They were freshmen together. Fernando Valenzuela and Fred Roggin each made their Los Angeles debuts in September 1980.
Valenzuela threw his last pitch for the Dodgers 33 years ago. After a career covering Valenzuela, Kobe Bryant, Wayne Gretzky, Al Davis and countless others for Channel 4, Roggin is hanging up his microphone. His last day as a sports anchor there is Thursday.
It is his choice, he says. He will still appear on his AM 570 radio show. He will explore opportunities in television production, whether hosting programs or inventing them for others. But after more than 42 years as a local sportsman, he is ready to throw his last pitch from the anchor desk.
“I realized dreams I didn’t know I had,” said Roggin, 65. “I’ve been the luckiest and most blessed guy in the world.”
No farewell to Roggin would be proper without an acknowledgment of the significant role he played in reviving the nightly local sportscast here and elsewhere.
Sports used to be a serious thing, told by serious people.
Roggin was not one of them. A 1989 Times story about a new and lighter wave of sportscasters focused on Roggin and carried this headline: “Send in the clowns.”
As the Channel 4 sportsman, Roggin carried on the legacy of such distinguished alumni as Bryant Gumbel, Ross Porter and Stu Nahan. The station heavily promoted Roggin with its own tagline: “Fred Will Show You!”
“I said … that during an earthquake, your chances were 1 in 3 of being crushed by a Fred Roggin billboard,” Keith Olbermann said in that 1989 story.
Olbermann was the Channel 2 sportsman back then before exploding into a household name at ESPN. Roggin stayed in LA and realized over the years that it wouldn’t matter if Fred could show it to you if you had already seen it.
With apologies to older readers, a history lesson for younger readers: For a time you had to wait for the news at 23 to see Dodgers and Lakers highlights and Fred could show them to you first. Then ESPN came along and Fred could still show them to you, but a few hours later ESPN could. Then came the internet and the smartphone and you could see what you want, when you want.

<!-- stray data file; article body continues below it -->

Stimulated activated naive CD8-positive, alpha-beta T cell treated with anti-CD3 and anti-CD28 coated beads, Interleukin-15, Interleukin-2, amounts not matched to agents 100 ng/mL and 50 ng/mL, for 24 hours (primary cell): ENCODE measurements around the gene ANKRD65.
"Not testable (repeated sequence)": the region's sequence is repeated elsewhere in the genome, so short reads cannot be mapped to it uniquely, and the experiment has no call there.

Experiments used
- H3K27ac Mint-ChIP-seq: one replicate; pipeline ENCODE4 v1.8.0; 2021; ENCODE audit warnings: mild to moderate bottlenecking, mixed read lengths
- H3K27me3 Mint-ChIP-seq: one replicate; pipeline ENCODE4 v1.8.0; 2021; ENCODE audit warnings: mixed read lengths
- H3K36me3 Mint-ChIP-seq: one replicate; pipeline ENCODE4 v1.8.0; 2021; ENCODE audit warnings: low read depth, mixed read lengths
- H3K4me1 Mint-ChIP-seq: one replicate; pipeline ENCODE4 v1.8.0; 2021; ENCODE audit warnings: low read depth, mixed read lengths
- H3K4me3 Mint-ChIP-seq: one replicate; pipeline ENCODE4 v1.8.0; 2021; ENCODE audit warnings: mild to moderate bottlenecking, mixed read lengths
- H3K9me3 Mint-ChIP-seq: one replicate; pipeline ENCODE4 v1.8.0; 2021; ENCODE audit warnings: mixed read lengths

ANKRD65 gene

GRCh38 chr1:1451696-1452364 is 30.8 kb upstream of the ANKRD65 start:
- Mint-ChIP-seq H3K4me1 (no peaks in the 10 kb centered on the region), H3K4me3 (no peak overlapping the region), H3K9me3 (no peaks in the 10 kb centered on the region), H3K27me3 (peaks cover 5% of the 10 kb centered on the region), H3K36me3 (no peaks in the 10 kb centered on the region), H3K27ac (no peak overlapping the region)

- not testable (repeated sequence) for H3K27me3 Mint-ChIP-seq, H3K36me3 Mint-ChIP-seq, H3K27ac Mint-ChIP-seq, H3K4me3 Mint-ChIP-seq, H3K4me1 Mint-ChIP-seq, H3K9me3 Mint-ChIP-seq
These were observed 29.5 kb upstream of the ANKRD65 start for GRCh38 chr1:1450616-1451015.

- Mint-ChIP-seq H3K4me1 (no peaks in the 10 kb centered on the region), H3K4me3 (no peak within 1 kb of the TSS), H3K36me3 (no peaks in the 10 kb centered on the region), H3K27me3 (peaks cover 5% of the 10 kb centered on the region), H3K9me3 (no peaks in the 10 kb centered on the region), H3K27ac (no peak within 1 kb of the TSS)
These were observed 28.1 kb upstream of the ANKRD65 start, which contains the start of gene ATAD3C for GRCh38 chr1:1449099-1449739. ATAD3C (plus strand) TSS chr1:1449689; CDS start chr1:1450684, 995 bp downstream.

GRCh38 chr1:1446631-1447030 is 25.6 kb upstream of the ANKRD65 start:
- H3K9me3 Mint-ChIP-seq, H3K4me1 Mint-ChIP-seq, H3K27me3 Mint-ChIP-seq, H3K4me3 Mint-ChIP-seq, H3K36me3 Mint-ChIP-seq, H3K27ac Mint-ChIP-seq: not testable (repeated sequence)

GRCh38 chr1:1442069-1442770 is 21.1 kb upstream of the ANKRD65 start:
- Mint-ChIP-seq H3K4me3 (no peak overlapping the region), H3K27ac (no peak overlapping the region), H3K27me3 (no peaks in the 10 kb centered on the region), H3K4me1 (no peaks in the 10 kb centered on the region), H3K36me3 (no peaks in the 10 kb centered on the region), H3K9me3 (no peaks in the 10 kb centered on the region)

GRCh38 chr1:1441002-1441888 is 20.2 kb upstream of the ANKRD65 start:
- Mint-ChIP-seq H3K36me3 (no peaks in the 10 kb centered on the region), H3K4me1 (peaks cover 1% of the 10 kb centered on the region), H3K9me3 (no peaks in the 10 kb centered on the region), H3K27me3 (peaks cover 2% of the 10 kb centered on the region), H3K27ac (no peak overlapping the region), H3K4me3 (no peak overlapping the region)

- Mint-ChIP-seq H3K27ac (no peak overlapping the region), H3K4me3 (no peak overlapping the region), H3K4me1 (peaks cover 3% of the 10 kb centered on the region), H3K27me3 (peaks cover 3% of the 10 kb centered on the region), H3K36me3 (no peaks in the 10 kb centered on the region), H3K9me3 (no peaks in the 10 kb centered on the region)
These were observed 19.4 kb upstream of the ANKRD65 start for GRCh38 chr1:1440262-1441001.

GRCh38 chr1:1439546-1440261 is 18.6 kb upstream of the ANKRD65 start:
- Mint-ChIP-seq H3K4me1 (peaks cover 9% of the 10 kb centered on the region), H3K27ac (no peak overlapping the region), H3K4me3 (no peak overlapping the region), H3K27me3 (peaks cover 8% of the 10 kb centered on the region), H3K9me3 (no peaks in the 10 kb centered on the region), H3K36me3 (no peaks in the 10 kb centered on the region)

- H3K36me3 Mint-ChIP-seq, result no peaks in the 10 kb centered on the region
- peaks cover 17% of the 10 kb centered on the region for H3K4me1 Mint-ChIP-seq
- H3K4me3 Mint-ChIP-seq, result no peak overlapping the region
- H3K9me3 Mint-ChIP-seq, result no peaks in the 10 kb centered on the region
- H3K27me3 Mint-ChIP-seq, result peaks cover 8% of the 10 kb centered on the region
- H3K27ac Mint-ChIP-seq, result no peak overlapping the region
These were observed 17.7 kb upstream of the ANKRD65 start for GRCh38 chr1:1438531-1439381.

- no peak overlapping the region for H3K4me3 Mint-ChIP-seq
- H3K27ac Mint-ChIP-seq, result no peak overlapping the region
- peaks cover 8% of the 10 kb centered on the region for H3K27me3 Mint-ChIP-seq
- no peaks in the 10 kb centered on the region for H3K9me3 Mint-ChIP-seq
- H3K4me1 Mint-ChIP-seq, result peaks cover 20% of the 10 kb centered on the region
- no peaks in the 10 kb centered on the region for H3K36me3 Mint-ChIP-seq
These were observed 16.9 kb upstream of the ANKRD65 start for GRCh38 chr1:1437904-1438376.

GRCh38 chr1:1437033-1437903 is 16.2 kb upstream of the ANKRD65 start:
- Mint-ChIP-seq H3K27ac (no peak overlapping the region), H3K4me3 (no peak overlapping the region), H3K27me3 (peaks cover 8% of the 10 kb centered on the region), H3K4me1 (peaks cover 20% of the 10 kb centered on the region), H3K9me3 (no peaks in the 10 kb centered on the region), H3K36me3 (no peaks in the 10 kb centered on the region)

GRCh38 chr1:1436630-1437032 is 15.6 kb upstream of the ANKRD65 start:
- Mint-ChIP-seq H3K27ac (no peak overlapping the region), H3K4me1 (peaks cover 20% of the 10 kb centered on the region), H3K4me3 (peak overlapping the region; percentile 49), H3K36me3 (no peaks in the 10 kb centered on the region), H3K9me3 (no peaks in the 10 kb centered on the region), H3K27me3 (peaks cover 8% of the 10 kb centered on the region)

“If we just sit there and tell people what they already know,” Roggin said, “there’s no reason for them to look at us.”
It’s not just a problem for Channel 4 or any other broadcaster. It’s a pressing dilemma for any medium, including this one.
For some fans, the end result is still news at 23.00 or in the morning paper. Not everyone looks at a screen at night. But for those who do, how do you attract viewers or readers?
Roggin more or less ceded the diehard sports audience to ESPN and focused on everyone else with “Hall of Shame” blooper reels and “Roggins Heroes” segments, the “Going Roggin” sports-talk-on-TV show and ” The Challenge” as a game show after the match.
And on Friday night, even in a market of 20 million people, he bid on high school football.
“I always thought it was a point where we could fly our flag,” he said. “When you pick up The LA Times or check it out online, the lead story isn’t about a high school kid or a high school game.”
Some days it is. The Times has committed to the high school dynamic duo of Eric Sondheimer and Luca Evans because The Times sees, as Roggin did, a chance to cultivate a new audience.
It might work. Maybe not.
That was really the essence of Roggin. Not everything he tried worked, but he tried. In this era, when teams and leagues offer scores and highlights and interviews, shouldn’t a local sports report offer something else?
“That’s not how local sports are approached around the country,” Roggin said. “It’s scores and highlights. With all due respect to everyone who does it – and does such a great job – it just doesn’t have the relevance it used to.
“That’s why you see local sports broadcasts die.”
There will still be local sports broadcasts in Los Angeles, on Channel 4 and beyond. After Thursday, however, they will no longer broadcast live from Mr. Roggins’ neighborhood.